The wine industry is pushing for the inclusion of its products’ labelling proposals in the post-2020 Common Agricultural Policy (CAP) in order to give self-regulation a “legal basis and certainty”.
Ignacio Sánchez Recarte, the secretary general of the EU wine association (CEEV), told EURACTIV.com that because of the composition of the wine sector and the characteristics of its products, there is a need to have an adaptive solution communicating this information to consumers.
“We believe that we have an opportunity with the CAP reform. It’s in front of us and a perfectly legal vehicle and can focus on wine,” Recarte said, adding this would give self-regulation a legal basis and certainty as well as recognition of an adaptive solution.
“For legal certainty, thousands of our companies will prefer to have a regulation that ensures the basis of this adaptive communication,” Recarte noted, underlining that several EU member states are open to this discussion.
He made clear, though, that the wine sector is not asking for regulation for the other alcohol industries.
Last March, the alcohol industry presented its much-awaited self-regulatory proposal on labelling. The main feature of the proposal was the flexibility among the different alcohol sectors.
According to the proposal, alcohol makers will be free to decide whether to place information on the label, online or both.
There is a common part accompanied by four sectorial annexes that explain in more detail what each sector will do (beer, wine, spirits, cider).
The general principle is that individual producers will be able to decide what information they provide on the label and online. Others, including the high number of SMEs and micro-enterprises that produce alcoholic beverages, are likely to use online means only.
However, EU Health Commissioner Vytenis Andriukaitis told EURACTIV earlier this month (5 June) that the executive was “not satisfied with the proposal”.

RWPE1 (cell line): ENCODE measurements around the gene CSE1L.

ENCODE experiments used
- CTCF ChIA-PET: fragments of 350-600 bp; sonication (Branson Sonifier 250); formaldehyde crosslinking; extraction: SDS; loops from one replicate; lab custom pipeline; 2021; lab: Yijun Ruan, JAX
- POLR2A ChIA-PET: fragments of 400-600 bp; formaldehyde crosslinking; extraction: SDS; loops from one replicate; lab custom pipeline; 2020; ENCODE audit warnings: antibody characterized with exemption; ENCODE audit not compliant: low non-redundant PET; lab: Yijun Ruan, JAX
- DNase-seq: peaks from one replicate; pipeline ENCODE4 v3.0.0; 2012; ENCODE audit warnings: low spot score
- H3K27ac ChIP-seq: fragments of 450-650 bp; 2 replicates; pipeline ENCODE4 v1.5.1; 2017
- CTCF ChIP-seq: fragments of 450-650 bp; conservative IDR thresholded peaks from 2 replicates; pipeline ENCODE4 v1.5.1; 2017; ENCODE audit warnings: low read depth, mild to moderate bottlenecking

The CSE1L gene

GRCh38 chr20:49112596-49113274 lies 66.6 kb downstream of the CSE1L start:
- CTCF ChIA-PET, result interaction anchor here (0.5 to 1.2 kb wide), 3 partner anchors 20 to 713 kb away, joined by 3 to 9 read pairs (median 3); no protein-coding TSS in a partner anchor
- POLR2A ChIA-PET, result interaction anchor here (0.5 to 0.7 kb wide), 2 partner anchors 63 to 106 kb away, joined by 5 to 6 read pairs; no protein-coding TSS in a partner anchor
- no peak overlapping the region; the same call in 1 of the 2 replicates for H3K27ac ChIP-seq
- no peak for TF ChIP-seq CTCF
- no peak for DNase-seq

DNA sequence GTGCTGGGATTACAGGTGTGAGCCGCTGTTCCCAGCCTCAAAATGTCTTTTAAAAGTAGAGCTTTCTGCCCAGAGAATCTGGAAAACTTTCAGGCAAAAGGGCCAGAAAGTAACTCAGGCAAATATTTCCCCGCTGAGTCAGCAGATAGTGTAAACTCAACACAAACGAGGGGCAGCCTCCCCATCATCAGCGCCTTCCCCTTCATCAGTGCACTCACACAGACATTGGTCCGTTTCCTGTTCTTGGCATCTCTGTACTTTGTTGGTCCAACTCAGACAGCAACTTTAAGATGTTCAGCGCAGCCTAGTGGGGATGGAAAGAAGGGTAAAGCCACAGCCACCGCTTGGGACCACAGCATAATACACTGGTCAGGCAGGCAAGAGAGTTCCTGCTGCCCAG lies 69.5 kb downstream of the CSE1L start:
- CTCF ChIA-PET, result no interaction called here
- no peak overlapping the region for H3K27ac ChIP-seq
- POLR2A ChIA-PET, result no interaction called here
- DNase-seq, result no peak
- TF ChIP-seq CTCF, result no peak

“Our path is clear and we are doing the legal assessment [of the proposal]. At first sight, I am not satisfied with the proposal because it is not consistent and does not address some issues related to information for consumers: consumers should be fully informed. But we need to see what our lawyers will say first,” Andriukaitis said.
The need for binding EU-wide rules on alcohol labelling has been pushed for a long time by public health NGOs. They say the industry’s insistence on online labelling and a self-regulatory approach cannot meet the rising needs for nutritional information among consumers.
“The industry is granting itself too much flexibility to decide how much information consumers can see. As consumers make shopping decisions in a matter of seconds, it is unrealistic to expect they will take a few minutes to check online how calorific wine or vodka is,” the European Consumer Organisation (BEUC) has said, adding that more than three out 10 consumers do not own a smartphone.
Spirits ask for Commission’s political support
Ulrich Adam, director of SpiritsEurope, said that as part of the self-regulatory plans presented on 12 March, companies within the spirits sector have made far-reaching commitments in terms of providing relevant information online and on-label.
“We’re now in the process of implementing these commitments. To do so in the fastest and best manner possible, the political support of the European Commission for the 12 March proposals would be a very helpful step,” he noted.
Asked how his industry views the possibility of a Commission-led legislation, he replied: “It will be of fundamental importance to ensure that rules are properly adapted to the specificities of the alcoholic beverages sector since, in the case of spirits for instance, mandatory 100ml labelling is – and will remain – inappropriate, misleading, and unhelpful.”
The spirits industry says that caloric information should be provided “per glass” and not per 100ml, which is the legal measurement currently in force for all drinks across Europe.
The spirits industry argues that the 100ml measure is misleading because few people would drink that much. The quantity is in fact largely above what’s recommended for health and safety reasons. Spirits are usually served in 30ml servings.
But brewers do not share the same view. Pierre-Olivier Bergeron, secretary-general of the Brewers of Europe, told EURACTIV in March that the joint platform refers explicitly to 100ml.
“There are sensitivities in different sectors but there is a joint agreement which is laid down that 100ml is the reference as it’s provided in the regulation on the provision of food information to consumers. When it comes to implementation, we might see different approaches.”
Bergeron insisted that the alcohol industry should stick to the legislation.
“We have always been strong proponents of the simplest approach that would be helpful for the consumers,” he said, adding: “100ml is legal and an appropriate proportion size.”